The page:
By L.A. Williams
Christian Action League
June 15, 2022
With under two weeks to go in the N.C. Legislature’s short session, a bill that would authorize online sports gambling hasn’t moved since November, but supporters are betting a deal is in the works. And organizations and individuals standing up for family values are sounding the alarm.
Introduced last year, the 17-page bill would welcome up to a dozen online gambling companies into the state, each of which would pay a $500,000 initial licensing fee, a $100,000 renewal fee and turn over 8 percent of their adjusted gambling profits to the state to be split between the General Fund and a kitty used to attract major sports events. In addition to allowing betting on sports events online and via mobile devices, the bill would allow for professional sports organizations in the state (Carolina Panthers, Charlotte Hornets, Carolina Hurricanes and Charlotte Motor Speedway) to set up lounges for betting, and would even open the door for colleges to get involved.
The proposed legislation, SB 688, passed the Senate in August, received a favorable report from the House Committee on Commerce in November and is now in the hands of the Committee on the Judiciary.
“Numerous studies have proven human cost of predatory gambling and gambling addiction, including increases in divorce, alcoholism, drug addiction, abuse, job loss, personal bankruptcy, and suicide,” the North Carolina Family Policy Council warned in a recent alert issued to its supporters urging them to ask their state representatives to vote the bill down.
The Christian Action League has stood firmly against the expansion of gambling in any form. And this week, attorney Paul Stam, former House Speaker Pro-Tempore who retired from the Legislature in 2016, penned a letter to friends pointing out a host of problems with the bill and warning that it will corrupt sports, bankrupt many bettors and hurt families.
“Putting the state in the business of endorsing more gambling and enticing citizens to foolishly part with their money to no productive end will result in addiction or desperate behavior for some,” he wrote. “Some will not be able to pay their just debts. Bankruptcy, poverty, crime and inadequate child support will follow, as night follows the day.”
Stam, who keeps a finger on the pulse of legislation, says bill sponsors are trying to push it through with no amendments even though as written, it is in violation of the state Constitution. He said the urgency may have something to do with shifting opinion, as revealed by a recent poll. A WRAL news poll released in April showed that 52 percent of respondents said sports gambling, including online gambling, should be legalized in the state. But a more recent survey showed that more respondents (48 percent) oppose legalization of online sports betting than support it (45 percent).
In his letter, Stam said the provision in the bill that calls for the Lottery Commission to “prevent persons from placing sports wagers as agents or proxies for others” is unrealistic in that the Commission has failed to do this with the lottery. He called the fund to attract major sports events “another slush fund/pork barrel to once again try to pick winners and losers” and said that free enterprise advocates would not agree to such a scheme.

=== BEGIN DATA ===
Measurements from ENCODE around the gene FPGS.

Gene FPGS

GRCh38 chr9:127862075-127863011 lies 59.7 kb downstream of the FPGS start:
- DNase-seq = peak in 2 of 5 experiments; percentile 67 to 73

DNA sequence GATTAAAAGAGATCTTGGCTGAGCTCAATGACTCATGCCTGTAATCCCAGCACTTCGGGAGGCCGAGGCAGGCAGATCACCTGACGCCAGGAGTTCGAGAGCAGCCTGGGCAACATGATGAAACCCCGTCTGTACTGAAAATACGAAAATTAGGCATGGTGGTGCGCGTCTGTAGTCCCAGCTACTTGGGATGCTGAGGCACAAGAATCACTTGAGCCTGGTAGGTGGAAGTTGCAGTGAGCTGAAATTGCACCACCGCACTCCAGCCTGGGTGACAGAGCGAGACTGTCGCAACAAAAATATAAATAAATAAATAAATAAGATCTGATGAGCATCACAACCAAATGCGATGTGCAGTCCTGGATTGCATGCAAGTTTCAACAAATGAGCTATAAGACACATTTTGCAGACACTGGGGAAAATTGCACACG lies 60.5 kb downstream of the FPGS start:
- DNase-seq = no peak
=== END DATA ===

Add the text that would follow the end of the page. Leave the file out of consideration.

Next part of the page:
Perhaps most importantly, Stam pointed out that the proposed legislation runs afoul of the state Constitution, according to a March 4 opinion issued by the North Carolina Institute of Constitutional Law.
“What is the reason to limit vendors to 10 to 12 who each pay a $500,000 ‘fee’ to obtain a license and renew it every five years for another $100,000?” Stam demanded. “A license for a service provider costs $25,000 and a supplier license costs $15,000. These are called ‘barriers to entry.’ It is a monopolistic practice which is forbidden by Article 1 (Declaration of Rights) Section 34 of our Constitution: ‘Perpetuities and monopolies are contrary to the genius of a free state and shall not be allowed.’”
“Unfortunately, as currently written, SB 688 (“An Act to Authorize and Regulate Sports Wagering in North Carolina.”) would violate this provision in the State Constitution and should not be enacted as written,” reads the NCICL memorandum. “… SB 688 would not only restrict healthy and beneficial horizontal competition … but it effectively eliminates it by imposing a shockingly low cap on the number of available licenses. This type of restriction or elimination of competition is ‘the evil which the anti-monopoly provision seeks to prevent.’”
According to sports betting product and media company Action, lobbyists and industry analysts believe a behind-the-scenes agreement may lead to even larger “barriers of entry” in the bill. Action says the bill could incorporate a tax rate as high as 16 percent instead of 8 percent and that the five-year operator license fee could double, from $500,000 to $1 million.
Read Stam’s letter by clicking here
The Rev. Mark Creech, executive director of the Christian Action League, is not surprised that the gambling industry is betting on the bill to pass, despite the fact that is unconstitutional.
“This is a corrupt industry,” Creech said. “As I have said many times before, this is financial fraud being perpetrated on North Carolinians. Our lawmakers should see it as such and vote against this bill.”